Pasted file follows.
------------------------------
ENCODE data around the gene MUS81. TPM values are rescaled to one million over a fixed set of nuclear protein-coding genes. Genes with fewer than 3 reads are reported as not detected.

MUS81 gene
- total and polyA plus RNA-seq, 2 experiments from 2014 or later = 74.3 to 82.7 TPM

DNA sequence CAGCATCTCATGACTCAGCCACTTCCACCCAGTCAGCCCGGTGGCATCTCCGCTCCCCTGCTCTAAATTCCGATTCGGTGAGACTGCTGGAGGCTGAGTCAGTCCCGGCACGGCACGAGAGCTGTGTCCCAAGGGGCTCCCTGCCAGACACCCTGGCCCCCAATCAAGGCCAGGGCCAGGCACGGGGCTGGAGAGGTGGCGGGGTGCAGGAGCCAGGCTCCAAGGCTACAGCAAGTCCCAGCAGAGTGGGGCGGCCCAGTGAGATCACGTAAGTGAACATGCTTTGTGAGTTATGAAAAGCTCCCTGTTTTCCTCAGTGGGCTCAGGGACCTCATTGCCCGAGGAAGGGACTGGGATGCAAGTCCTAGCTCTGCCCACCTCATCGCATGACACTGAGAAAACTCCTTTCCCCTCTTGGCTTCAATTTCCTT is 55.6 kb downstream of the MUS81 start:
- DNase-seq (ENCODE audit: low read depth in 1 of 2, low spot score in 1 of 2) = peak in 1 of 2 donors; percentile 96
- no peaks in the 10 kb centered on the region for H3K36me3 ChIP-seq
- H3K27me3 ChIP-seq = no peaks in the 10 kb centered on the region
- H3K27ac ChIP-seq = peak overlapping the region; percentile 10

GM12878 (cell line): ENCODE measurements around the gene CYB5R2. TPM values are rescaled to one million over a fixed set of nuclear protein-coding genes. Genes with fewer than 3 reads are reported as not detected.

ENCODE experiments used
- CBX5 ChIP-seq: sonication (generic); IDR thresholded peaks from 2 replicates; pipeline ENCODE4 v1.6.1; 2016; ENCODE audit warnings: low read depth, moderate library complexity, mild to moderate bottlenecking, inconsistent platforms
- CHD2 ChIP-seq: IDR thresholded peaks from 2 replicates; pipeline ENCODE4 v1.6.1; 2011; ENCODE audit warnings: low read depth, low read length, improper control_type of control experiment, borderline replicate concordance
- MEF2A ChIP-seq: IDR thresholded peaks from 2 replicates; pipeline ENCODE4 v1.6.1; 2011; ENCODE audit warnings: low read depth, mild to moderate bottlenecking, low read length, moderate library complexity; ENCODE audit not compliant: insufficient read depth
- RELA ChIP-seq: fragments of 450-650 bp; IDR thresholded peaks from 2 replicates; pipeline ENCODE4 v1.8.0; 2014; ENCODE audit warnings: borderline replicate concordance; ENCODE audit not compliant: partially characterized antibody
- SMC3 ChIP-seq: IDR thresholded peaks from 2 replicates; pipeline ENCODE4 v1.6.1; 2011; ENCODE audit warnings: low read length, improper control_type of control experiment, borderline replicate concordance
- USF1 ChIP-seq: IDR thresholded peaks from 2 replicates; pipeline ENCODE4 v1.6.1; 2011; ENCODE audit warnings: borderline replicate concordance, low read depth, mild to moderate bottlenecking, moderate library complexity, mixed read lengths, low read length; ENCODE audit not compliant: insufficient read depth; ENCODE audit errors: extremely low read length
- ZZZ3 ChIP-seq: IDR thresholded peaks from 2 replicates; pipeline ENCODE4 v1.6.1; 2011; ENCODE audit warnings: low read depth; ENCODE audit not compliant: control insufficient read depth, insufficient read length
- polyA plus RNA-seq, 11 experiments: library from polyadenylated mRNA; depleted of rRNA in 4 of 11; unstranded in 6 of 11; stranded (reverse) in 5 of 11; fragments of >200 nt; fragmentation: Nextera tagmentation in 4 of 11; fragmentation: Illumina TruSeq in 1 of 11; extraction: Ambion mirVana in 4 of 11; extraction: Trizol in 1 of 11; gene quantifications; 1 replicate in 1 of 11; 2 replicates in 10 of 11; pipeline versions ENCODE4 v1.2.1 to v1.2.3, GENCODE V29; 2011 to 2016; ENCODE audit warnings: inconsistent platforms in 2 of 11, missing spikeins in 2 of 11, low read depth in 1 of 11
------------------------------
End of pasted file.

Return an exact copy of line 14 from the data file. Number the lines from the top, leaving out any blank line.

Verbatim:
- RELA ChIP-seq: fragments of 450-650 bp; IDR thresholded peaks from 2 replicates; pipeline ENCODE4 v1.8.0; 2014; ENCODE audit warnings: borderline replicate concordance; ENCODE audit not compliant: partially characterized antibody